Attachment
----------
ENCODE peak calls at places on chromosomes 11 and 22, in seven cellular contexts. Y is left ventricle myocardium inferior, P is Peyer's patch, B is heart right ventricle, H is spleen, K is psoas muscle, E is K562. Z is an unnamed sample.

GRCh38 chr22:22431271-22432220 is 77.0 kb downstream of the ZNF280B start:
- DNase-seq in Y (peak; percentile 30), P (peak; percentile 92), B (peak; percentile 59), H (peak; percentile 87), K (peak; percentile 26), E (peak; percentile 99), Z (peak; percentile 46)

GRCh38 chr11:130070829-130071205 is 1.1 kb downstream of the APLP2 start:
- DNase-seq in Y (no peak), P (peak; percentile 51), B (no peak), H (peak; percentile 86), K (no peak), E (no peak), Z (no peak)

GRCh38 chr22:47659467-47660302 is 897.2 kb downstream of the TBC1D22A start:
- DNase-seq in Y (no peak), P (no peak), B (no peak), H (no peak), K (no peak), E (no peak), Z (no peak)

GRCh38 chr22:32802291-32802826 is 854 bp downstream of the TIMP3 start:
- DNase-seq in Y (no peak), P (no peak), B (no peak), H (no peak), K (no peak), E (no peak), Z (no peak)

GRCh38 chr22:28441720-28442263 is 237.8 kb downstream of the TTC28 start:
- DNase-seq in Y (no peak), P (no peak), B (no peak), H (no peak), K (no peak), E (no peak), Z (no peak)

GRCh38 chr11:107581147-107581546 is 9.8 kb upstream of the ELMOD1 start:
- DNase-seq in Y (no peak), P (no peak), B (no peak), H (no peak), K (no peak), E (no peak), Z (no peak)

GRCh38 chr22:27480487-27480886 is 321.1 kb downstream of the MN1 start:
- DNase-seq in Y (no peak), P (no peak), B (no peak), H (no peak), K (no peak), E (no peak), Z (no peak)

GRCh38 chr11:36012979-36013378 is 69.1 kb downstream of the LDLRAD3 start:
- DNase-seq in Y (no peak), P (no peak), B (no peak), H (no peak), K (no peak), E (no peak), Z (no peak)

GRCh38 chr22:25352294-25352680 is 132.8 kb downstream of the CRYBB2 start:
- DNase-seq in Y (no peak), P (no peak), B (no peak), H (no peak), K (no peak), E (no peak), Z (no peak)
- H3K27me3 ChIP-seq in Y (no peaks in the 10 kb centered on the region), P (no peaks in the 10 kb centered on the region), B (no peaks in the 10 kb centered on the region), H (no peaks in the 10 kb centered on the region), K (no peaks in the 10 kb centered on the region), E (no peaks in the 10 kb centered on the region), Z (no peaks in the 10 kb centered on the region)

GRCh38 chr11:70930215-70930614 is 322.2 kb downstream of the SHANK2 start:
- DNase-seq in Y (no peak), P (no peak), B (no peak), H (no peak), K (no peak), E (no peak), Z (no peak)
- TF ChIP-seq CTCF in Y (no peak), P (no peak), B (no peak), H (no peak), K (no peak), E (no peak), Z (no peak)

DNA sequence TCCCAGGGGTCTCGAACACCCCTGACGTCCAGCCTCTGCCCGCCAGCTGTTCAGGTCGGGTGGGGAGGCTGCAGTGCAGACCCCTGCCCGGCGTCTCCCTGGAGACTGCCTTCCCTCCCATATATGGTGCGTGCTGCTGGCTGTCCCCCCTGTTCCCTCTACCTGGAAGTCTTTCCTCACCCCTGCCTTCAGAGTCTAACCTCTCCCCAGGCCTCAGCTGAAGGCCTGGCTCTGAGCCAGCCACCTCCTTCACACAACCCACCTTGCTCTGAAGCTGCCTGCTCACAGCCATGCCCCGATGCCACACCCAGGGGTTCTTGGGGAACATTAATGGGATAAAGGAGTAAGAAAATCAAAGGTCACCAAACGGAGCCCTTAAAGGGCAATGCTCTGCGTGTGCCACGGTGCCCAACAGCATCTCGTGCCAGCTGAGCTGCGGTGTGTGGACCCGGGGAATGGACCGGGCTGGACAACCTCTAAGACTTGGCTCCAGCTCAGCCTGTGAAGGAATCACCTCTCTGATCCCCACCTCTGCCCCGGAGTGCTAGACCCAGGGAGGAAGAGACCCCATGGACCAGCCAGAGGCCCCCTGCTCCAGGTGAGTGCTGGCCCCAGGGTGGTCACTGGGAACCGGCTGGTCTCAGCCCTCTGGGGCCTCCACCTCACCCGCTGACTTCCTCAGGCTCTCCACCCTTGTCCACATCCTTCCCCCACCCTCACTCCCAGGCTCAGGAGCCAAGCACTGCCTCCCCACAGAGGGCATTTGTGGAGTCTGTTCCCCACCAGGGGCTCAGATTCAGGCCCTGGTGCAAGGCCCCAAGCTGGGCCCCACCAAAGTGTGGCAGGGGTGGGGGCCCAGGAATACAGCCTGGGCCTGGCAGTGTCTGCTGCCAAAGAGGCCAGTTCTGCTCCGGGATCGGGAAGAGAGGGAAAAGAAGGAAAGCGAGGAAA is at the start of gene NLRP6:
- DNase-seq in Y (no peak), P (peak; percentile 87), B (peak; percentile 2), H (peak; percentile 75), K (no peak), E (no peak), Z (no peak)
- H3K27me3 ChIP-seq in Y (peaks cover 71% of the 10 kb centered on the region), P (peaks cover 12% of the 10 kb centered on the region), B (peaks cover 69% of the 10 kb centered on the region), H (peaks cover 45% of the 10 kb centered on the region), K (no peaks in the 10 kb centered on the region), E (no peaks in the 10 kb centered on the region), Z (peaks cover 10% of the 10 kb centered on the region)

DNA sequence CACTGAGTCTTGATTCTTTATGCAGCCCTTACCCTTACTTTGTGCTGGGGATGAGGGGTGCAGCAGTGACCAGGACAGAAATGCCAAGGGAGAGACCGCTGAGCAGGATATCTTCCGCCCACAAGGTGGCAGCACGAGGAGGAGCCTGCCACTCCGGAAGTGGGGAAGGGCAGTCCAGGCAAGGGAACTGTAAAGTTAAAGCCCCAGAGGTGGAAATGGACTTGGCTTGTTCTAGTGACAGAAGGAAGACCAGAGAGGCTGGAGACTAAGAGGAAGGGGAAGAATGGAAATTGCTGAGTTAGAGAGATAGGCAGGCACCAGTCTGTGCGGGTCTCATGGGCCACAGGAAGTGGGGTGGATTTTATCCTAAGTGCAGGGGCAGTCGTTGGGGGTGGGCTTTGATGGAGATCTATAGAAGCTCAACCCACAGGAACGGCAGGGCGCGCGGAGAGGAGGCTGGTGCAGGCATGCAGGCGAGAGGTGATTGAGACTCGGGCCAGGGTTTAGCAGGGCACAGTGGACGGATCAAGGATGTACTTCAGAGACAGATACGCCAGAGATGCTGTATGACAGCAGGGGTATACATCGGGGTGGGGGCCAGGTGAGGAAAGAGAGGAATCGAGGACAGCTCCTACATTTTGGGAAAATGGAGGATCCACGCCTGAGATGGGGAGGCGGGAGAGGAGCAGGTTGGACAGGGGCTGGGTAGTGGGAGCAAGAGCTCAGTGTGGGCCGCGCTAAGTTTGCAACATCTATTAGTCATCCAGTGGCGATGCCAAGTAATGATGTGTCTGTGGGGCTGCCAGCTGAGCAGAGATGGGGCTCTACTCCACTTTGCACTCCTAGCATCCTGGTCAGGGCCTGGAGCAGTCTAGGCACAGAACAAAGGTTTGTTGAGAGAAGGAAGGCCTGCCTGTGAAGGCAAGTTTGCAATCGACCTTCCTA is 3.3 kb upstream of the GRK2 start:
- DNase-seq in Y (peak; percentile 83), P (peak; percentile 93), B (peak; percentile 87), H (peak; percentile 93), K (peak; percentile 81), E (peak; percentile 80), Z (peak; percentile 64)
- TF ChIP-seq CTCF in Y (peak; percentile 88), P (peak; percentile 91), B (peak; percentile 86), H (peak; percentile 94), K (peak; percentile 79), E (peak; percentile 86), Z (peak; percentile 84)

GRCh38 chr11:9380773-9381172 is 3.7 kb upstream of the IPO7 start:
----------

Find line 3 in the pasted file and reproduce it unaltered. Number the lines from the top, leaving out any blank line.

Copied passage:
- DNase-seq in Y (peak; percentile 30), P (peak; percentile 92), B (peak; percentile 59), H (peak; percentile 87), K (peak; percentile 26), E (peak; percentile 99), Z (peak; percentile 46)